Austria’s government will finalize plans to raise more than 200 million euros ($224 million) in taxes from Internet businesses in its meeting April 3, the chancellery said in an emailed statement.

The move comes after Austria failed to convince the other European Union members last year to agree on a joint plan that ensures Internet giants can’t avoid national taxes. The estimated revenue the measure will generate is equivalent to 0.2 percent of Austria’s total 2018 tax income.

“We’re making a first important step to increase the contribution of digital giants to the tax revenue,” Finance Minister Hartwig Loeger said in the statement.

The three-pronged tax package, first flagged in January, includes:

  • A 5 percent tax on advertising sales that targets companies such as Alphabet’s Google or Facebook.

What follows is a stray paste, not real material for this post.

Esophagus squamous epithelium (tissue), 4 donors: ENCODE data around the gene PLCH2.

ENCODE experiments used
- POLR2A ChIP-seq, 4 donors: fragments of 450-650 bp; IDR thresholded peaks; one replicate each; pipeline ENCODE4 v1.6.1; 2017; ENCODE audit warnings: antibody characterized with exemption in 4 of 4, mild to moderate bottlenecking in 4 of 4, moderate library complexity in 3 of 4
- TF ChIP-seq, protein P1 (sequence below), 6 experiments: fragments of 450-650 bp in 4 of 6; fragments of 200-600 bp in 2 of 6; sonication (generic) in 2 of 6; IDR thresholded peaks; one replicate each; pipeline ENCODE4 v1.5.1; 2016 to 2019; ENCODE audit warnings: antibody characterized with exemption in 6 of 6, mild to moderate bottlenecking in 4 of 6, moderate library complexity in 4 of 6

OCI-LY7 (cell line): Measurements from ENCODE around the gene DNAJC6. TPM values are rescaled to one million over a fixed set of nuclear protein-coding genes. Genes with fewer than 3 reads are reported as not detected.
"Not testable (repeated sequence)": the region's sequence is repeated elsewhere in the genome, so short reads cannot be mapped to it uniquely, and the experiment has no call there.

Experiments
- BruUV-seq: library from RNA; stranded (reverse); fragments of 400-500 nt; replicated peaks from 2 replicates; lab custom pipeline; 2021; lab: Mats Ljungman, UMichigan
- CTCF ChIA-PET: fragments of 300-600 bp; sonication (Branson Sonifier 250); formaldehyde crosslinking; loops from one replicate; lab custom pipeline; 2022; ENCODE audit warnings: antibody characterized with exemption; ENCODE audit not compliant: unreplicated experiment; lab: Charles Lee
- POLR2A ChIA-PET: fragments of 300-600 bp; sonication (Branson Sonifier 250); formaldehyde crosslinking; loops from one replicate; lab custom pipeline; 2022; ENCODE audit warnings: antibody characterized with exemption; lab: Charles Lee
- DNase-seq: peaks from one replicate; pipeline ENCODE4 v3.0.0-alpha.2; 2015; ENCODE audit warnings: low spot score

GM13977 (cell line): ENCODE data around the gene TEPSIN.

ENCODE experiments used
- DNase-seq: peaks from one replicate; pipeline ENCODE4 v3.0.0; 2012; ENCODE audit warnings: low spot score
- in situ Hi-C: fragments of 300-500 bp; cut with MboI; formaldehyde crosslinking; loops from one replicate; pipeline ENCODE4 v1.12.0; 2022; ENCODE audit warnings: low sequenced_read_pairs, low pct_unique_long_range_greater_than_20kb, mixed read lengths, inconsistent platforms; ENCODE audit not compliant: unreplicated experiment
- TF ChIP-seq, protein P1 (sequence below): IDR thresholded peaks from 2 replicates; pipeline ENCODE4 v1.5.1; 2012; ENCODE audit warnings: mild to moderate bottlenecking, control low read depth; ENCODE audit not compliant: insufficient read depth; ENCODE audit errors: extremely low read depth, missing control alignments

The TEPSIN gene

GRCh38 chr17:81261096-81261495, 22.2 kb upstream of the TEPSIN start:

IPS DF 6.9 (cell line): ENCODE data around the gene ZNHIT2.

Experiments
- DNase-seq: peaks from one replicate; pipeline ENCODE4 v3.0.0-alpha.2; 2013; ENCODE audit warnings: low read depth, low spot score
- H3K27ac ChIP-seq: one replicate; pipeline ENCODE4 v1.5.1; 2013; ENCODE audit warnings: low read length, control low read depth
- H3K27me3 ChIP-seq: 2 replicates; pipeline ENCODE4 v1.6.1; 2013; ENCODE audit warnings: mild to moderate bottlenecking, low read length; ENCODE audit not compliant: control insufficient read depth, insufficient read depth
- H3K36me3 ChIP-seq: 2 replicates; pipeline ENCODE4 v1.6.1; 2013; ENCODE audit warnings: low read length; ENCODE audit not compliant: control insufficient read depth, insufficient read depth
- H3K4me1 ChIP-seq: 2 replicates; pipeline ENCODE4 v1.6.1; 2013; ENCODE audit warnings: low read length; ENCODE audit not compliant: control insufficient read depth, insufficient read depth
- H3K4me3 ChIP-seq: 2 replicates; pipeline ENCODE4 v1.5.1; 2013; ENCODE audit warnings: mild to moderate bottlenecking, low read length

• A requirement for online platforms such as Airbnb to report to Austrian tax authorities the transactions they arrange, and be liable if landlords don’t tax their rental income.
  • Two thirds of the foreseeable revenue expected to come from online retailers from non-EU countries such as Alibaba Group Holding; they will have to pay value-added tax for low-value goods as an exemption for orders below 22 euros is phased out.

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